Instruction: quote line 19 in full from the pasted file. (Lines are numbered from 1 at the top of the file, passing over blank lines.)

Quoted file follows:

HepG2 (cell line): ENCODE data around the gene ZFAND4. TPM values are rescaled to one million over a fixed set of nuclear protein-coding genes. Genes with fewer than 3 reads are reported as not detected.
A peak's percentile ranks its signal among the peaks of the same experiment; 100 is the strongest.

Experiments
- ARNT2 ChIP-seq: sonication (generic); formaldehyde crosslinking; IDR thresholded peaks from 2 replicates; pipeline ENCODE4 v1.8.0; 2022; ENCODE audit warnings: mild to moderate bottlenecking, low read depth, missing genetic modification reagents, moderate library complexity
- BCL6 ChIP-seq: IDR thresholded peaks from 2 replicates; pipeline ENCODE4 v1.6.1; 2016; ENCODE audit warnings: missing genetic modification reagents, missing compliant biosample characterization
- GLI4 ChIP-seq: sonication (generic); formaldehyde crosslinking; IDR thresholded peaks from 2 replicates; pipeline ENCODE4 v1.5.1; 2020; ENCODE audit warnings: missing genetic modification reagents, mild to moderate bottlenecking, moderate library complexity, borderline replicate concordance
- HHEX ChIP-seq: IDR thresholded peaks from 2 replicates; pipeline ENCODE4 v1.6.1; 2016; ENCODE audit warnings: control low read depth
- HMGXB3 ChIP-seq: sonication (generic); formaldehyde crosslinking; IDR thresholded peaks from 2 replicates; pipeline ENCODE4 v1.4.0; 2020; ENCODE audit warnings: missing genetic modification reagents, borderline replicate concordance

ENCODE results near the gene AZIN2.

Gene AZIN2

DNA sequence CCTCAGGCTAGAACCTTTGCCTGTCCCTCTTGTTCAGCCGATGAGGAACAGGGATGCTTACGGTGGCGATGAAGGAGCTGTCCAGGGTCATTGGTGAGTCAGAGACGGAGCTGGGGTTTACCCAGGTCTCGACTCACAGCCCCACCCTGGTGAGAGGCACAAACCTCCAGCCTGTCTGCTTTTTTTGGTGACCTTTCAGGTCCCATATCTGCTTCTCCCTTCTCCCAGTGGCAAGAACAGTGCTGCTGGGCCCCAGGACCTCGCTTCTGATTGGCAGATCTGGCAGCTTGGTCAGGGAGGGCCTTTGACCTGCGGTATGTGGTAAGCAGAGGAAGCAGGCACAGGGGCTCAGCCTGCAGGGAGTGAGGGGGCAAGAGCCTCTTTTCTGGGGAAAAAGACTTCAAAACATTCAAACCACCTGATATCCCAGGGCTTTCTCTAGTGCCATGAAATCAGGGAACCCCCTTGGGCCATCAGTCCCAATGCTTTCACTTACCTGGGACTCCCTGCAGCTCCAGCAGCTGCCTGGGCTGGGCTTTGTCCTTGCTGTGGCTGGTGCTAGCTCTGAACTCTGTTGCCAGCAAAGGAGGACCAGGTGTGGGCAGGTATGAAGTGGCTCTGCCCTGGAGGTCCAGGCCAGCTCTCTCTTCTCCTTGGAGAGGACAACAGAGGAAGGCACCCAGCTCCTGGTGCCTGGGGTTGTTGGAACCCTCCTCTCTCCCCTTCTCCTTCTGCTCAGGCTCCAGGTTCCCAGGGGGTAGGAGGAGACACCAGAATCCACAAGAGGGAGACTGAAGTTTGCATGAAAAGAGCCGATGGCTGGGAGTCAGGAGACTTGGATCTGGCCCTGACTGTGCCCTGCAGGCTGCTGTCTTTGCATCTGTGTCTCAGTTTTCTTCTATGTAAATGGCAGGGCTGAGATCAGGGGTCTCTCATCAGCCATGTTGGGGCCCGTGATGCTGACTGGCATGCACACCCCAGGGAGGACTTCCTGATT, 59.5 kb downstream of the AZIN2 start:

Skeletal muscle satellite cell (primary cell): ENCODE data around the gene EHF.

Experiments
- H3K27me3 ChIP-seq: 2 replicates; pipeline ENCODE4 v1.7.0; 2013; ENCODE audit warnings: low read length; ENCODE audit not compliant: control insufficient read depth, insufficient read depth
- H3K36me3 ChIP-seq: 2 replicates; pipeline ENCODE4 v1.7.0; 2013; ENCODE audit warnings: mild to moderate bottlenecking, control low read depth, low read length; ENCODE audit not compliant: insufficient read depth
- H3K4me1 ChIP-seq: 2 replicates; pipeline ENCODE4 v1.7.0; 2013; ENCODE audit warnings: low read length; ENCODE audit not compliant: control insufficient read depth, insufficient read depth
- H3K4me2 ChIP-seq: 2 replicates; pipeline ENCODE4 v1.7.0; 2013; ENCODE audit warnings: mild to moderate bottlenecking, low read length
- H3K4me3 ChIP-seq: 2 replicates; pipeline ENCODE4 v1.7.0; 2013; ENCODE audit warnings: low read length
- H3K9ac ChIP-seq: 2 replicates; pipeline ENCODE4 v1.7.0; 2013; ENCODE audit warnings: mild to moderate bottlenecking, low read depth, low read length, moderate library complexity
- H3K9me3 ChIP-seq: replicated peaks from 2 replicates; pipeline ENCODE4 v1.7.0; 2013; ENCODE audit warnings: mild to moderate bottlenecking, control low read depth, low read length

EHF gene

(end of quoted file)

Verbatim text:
- H3K9ac ChIP-seq: 2 replicates; pipeline ENCODE4 v1.7.0; 2013; ENCODE audit warnings: mild to moderate bottlenecking, low read depth, low read length, moderate library complexity